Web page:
Tests and diagnosis

By Mayo Clinic Staff

Your doctor may make an evaluation based on your signs and symptoms or may refer you to a sleep disorder center. There, a sleep specialist can help you decide on your need for further evaluation. Such an evaluation often involves overnight monitoring of your breathing and other body functions during sleep. Home sleep testing is gaining in popularity, because it's often easier for you and less expensive. Tests to detect sleep apnea may include:

  • Nocturnal polysomnography. During this test, you're hooked up to equipment that monitors your heart, lung and brain activity, breathing patterns, arm and leg movements, and blood oxygen levels while you sleep.
  • Home sleep tests. In some cases, your doctor may provide you with simplified tests to be used at home to diagnose sleep apnea. These tests usually involve measuring your heart rate, blood oxygen level, airflow and breathing patterns. If you have sleep apnea, the test results will show drops in your oxygen level during apneas and subsequent rises with awakenings. If the results are abnormal, your doctor may be able to prescribe a therapy without further testing. Portable monitoring devices don't detect all cases of sleep apnea, so your doctor may still recommend polysomnography even if your initial results are normal.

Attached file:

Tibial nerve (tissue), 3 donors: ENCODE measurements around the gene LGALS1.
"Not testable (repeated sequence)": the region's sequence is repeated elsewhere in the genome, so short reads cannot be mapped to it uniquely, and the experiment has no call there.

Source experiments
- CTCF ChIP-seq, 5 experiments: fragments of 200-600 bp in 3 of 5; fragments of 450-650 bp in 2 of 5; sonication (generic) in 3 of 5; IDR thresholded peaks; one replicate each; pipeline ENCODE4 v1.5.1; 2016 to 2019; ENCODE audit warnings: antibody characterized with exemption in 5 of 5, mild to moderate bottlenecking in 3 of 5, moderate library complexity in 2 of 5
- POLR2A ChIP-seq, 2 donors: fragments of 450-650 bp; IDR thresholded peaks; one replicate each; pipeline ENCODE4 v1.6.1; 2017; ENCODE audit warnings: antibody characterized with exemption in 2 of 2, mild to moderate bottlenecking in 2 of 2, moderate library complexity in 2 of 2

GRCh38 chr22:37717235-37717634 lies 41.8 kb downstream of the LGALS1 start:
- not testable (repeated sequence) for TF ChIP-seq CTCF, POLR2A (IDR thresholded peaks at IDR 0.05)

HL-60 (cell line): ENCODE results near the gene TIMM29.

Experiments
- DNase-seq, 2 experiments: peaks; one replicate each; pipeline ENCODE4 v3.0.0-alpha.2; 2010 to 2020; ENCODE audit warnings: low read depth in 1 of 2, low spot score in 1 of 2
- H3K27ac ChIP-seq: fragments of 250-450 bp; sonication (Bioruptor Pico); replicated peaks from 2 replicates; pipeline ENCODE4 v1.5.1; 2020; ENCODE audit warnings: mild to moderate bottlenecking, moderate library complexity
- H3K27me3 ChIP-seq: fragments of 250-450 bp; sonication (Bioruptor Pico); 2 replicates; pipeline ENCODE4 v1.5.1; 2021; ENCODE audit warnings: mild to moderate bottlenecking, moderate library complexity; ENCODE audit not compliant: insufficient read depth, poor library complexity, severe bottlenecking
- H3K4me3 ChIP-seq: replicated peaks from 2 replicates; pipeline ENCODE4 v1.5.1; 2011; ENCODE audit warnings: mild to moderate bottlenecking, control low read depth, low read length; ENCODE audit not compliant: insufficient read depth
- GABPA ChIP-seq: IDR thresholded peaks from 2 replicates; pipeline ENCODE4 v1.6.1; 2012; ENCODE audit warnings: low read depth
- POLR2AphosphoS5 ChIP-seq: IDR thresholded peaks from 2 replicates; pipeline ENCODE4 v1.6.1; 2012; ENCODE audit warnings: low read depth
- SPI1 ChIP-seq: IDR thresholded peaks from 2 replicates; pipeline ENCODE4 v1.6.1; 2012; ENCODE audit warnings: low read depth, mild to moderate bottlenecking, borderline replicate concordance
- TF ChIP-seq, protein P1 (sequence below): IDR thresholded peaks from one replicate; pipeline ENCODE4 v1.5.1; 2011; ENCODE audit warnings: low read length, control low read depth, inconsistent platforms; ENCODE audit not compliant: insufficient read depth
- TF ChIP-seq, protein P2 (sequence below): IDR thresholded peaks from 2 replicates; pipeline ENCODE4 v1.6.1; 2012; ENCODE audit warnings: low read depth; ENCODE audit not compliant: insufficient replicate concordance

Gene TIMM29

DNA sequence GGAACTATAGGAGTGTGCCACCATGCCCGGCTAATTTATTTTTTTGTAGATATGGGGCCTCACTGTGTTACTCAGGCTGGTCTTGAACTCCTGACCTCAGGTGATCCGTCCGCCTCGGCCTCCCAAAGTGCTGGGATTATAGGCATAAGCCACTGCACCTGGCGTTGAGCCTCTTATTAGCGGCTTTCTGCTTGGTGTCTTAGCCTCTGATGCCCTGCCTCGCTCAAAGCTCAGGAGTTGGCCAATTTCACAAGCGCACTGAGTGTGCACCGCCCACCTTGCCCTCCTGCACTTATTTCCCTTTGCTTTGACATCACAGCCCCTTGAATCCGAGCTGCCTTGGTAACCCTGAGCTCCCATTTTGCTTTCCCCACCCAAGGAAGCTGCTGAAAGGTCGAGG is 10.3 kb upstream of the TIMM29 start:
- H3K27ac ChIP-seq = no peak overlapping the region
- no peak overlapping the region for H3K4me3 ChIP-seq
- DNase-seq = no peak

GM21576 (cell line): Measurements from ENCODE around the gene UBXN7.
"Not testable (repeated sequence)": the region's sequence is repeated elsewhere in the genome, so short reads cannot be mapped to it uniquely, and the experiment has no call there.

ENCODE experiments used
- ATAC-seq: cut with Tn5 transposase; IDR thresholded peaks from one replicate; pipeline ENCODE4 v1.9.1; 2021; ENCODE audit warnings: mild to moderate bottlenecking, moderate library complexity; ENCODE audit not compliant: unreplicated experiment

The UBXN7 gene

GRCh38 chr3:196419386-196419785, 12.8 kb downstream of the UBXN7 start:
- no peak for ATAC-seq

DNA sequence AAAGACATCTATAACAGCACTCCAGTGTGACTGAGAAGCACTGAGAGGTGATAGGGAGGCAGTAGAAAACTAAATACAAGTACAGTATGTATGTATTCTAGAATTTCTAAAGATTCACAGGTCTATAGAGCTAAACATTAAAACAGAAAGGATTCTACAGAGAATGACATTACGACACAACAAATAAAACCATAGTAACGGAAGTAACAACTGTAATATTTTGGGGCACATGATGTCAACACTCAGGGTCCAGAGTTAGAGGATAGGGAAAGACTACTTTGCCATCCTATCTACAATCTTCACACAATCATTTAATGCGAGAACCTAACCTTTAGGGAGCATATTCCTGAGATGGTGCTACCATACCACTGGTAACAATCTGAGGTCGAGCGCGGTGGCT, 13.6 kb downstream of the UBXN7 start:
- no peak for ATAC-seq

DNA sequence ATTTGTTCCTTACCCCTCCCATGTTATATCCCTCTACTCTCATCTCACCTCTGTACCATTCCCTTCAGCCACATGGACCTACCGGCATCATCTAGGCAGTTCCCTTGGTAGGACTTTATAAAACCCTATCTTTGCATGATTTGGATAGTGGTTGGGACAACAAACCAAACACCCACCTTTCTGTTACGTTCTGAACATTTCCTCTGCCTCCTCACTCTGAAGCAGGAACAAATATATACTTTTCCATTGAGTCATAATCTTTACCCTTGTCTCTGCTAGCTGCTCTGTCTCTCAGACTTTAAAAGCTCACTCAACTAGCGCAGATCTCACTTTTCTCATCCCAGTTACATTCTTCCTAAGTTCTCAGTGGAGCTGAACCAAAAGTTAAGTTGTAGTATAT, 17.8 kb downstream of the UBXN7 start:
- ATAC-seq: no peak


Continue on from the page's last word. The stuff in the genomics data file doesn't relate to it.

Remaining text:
If you have obstructive sleep apnea, your doctor may refer you to an ear, nose and throat doctor (otolaryngologist) to rule out any blockage in your nose or throat. An evaluation by a heart doctor (cardiologist) or a doctor who specializes in the nervous system (neurologist) may be necessary to look for causes of central sleep apnea.

Jul. 24, 2012

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